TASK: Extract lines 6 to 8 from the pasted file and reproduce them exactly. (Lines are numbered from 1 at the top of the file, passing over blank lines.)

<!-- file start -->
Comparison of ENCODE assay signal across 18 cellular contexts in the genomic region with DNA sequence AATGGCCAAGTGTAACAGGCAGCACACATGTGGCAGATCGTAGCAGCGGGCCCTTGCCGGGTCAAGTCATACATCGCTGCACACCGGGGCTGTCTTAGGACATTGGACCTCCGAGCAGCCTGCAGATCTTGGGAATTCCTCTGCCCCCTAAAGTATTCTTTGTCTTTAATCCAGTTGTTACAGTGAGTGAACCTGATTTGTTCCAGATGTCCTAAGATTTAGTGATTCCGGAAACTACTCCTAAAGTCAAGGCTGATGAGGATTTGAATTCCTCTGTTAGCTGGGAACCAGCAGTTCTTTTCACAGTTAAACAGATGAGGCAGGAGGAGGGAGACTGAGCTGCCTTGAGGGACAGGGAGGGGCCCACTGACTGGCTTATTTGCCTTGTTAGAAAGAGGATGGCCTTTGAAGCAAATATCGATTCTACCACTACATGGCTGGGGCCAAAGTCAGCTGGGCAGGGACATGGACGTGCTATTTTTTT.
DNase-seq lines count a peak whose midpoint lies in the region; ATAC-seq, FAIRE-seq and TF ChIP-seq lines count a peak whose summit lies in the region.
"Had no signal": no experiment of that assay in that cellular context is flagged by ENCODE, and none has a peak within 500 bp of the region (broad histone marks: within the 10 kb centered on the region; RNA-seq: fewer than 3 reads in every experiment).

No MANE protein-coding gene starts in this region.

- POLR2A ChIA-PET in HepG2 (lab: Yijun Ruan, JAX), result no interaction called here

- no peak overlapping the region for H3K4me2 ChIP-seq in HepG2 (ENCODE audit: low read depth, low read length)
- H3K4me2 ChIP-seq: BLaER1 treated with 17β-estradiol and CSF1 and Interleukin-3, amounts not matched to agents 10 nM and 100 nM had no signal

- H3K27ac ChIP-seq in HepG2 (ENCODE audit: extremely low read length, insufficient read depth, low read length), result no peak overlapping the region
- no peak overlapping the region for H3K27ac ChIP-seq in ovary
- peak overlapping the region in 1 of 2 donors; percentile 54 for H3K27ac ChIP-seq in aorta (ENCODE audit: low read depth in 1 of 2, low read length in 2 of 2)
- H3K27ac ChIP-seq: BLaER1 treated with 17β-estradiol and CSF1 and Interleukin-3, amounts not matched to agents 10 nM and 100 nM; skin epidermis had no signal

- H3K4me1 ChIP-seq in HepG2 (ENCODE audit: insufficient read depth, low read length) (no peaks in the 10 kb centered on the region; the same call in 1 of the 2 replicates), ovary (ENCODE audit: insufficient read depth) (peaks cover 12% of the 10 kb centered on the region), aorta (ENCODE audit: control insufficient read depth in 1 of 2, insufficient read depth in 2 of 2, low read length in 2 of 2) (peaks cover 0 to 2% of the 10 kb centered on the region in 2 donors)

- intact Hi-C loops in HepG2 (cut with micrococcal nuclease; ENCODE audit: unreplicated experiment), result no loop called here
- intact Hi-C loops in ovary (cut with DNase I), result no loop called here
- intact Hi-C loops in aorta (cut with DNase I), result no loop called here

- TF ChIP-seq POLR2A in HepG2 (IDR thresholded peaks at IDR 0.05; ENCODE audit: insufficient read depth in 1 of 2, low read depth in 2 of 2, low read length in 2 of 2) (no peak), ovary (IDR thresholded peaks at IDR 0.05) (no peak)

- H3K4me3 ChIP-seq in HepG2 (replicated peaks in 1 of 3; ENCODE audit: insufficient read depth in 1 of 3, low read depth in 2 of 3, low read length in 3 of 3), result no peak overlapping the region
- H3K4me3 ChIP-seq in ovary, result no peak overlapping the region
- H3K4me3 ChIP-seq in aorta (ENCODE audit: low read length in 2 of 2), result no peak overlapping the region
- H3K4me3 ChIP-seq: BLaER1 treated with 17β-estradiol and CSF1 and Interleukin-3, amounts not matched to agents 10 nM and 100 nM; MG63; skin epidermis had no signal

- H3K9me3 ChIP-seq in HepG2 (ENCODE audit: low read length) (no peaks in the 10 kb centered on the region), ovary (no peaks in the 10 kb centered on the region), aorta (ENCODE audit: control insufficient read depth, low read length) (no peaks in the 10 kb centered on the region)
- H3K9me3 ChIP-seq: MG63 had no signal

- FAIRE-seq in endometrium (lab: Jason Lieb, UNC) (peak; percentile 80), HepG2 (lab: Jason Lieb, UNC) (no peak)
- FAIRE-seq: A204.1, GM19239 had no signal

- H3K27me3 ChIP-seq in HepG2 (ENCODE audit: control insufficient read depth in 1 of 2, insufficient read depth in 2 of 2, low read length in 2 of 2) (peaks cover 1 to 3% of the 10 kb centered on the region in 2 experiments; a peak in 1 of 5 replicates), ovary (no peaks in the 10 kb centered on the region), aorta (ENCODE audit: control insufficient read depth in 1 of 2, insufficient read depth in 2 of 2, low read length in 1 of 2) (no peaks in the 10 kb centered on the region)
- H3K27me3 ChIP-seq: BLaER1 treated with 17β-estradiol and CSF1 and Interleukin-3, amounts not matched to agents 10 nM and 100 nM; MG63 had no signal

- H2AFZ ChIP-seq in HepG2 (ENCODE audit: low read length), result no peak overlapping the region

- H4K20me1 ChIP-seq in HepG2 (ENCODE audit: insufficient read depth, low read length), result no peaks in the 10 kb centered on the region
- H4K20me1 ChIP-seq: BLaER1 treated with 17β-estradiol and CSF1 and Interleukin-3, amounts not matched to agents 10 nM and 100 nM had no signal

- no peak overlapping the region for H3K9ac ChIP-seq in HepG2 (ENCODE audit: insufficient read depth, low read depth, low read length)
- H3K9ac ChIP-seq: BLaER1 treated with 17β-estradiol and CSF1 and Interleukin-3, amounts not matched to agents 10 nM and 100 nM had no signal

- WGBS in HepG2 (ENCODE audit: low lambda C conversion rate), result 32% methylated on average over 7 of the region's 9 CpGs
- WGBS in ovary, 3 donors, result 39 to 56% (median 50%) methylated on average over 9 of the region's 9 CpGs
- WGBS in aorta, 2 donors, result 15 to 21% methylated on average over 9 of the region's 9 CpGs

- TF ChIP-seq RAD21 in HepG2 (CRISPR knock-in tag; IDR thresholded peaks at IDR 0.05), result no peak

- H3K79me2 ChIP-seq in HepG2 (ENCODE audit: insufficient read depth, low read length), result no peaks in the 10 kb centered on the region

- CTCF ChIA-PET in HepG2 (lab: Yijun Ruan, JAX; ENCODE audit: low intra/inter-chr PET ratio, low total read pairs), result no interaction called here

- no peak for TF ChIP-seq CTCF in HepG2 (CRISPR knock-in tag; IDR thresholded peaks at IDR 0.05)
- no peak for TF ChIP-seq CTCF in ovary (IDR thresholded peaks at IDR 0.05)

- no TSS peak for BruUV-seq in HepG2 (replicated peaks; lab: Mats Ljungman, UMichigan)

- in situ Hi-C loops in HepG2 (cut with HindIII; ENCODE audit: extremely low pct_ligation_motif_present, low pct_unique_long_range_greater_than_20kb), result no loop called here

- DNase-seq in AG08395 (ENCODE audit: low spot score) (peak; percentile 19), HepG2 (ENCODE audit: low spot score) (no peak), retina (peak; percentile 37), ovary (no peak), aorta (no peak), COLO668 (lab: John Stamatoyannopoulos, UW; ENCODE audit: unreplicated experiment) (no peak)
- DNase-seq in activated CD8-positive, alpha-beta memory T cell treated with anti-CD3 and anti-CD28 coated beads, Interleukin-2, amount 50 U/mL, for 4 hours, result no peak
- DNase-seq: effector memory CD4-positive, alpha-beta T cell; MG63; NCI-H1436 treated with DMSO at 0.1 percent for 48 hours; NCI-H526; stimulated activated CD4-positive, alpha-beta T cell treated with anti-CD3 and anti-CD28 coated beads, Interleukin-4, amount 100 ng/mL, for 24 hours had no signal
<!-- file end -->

- no peak overlapping the region for H3K4me2 ChIP-seq in HepG2 (ENCODE audit: low read depth, low read length)
- H3K4me2 ChIP-seq: BLaER1 treated with 17β-estradiol and CSF1 and Interleukin-3, amounts not matched to agents 10 nM and 100 nM had no signal

- H3K27ac ChIP-seq in HepG2 (ENCODE audit: extremely low read length, insufficient read depth, low read length), result no peak overlapping the region